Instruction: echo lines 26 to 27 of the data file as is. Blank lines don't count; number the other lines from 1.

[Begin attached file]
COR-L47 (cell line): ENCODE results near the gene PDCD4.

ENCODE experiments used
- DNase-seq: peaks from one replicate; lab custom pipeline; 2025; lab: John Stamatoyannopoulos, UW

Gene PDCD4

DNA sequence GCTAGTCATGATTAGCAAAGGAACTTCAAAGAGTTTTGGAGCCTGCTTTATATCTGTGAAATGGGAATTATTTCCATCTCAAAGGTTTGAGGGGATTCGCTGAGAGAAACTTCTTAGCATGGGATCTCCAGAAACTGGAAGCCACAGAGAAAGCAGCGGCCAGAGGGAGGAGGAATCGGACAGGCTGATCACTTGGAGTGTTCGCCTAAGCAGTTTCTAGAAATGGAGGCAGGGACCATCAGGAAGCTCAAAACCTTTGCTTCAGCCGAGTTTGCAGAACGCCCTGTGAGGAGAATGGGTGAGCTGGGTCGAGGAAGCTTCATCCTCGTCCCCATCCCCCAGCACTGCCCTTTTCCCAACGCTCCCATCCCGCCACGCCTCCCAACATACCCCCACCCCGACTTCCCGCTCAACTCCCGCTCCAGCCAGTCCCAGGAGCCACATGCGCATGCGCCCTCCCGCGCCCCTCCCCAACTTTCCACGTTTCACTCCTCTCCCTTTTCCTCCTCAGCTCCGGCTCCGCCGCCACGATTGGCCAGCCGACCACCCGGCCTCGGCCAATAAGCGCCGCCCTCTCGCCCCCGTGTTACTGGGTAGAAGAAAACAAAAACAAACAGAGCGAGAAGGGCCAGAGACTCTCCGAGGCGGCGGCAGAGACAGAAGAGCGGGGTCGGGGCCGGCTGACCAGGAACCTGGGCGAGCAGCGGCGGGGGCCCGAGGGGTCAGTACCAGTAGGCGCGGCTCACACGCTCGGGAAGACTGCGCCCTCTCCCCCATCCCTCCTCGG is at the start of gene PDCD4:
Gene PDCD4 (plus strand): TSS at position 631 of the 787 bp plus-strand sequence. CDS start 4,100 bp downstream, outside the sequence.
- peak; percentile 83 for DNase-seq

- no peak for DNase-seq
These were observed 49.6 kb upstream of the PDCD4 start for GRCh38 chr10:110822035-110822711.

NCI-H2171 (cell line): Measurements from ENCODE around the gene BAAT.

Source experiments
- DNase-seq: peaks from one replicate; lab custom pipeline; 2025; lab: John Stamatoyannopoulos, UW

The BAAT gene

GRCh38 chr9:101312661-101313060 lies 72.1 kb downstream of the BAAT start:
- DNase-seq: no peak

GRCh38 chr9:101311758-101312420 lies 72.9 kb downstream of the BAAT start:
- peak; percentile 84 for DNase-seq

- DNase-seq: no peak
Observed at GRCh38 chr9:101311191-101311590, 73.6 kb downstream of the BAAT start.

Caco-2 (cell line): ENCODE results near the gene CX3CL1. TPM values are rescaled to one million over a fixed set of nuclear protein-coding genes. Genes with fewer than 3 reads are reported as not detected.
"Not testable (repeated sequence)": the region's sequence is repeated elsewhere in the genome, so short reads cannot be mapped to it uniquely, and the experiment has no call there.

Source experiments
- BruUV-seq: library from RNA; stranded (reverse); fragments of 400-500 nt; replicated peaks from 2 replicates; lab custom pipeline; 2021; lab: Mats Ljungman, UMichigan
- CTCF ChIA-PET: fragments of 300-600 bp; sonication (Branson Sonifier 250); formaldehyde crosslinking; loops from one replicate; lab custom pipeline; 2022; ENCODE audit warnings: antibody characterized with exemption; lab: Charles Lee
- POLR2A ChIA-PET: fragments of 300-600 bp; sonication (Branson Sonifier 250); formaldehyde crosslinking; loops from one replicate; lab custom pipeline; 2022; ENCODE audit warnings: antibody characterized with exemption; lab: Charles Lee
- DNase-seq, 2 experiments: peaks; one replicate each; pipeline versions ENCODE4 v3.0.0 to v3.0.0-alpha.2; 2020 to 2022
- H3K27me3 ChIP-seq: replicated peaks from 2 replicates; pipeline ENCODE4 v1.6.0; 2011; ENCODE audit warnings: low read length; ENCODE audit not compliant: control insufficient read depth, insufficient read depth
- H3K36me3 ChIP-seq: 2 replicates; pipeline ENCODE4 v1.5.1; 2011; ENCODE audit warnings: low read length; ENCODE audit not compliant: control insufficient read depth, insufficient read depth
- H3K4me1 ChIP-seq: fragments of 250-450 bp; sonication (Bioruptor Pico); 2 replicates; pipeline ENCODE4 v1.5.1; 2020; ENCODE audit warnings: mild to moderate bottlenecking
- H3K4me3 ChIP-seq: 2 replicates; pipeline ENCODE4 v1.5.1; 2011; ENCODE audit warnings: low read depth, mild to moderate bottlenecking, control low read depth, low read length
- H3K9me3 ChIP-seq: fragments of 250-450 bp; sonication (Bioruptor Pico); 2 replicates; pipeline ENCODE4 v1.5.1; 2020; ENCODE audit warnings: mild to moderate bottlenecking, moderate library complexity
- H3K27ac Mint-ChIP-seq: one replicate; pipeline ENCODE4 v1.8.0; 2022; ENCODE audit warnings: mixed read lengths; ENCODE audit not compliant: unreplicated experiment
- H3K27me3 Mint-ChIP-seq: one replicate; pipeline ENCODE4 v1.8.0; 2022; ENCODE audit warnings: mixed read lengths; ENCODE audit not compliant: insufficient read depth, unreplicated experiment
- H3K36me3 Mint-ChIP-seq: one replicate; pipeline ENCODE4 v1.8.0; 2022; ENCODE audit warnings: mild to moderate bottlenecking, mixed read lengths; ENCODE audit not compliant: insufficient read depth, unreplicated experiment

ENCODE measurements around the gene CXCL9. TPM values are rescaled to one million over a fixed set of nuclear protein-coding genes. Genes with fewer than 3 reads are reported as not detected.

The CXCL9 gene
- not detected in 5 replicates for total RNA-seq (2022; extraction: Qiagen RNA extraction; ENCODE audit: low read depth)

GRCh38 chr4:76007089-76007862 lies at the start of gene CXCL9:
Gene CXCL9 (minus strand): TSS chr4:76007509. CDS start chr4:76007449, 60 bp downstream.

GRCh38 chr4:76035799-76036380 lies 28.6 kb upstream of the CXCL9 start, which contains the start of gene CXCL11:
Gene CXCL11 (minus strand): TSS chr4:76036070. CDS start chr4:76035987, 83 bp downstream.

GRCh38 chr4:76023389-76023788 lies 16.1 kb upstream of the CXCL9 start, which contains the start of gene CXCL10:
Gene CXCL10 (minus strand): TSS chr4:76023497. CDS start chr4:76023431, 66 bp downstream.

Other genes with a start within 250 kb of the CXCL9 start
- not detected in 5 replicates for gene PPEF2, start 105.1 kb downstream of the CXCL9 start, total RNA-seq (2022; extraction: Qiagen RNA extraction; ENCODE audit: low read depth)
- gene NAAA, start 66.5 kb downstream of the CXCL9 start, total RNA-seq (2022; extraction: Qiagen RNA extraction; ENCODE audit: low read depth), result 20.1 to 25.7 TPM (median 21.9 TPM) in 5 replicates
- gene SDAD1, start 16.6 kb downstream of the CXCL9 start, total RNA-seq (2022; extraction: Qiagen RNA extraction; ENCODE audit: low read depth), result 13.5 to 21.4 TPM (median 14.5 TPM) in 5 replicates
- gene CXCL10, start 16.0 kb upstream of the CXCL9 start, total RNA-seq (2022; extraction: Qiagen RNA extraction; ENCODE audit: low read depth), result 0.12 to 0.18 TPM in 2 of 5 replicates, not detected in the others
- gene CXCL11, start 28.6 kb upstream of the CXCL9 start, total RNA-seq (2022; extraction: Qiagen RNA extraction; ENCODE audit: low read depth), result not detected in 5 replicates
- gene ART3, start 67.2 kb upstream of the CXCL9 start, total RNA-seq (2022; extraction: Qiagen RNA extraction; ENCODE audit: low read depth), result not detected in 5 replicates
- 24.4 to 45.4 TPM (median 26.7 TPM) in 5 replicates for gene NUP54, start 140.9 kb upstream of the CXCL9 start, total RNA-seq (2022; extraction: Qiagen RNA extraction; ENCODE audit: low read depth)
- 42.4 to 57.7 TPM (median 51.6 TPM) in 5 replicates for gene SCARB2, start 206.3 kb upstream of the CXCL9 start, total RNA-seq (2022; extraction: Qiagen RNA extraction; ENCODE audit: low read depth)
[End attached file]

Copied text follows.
- DNase-seq, 2 experiments: peaks; one replicate each; pipeline versions ENCODE4 v3.0.0 to v3.0.0-alpha.2; 2020 to 2022
- H3K27me3 ChIP-seq: replicated peaks from 2 replicates; pipeline ENCODE4 v1.6.0; 2011; ENCODE audit warnings: low read length; ENCODE audit not compliant: control insufficient read depth, insufficient read depth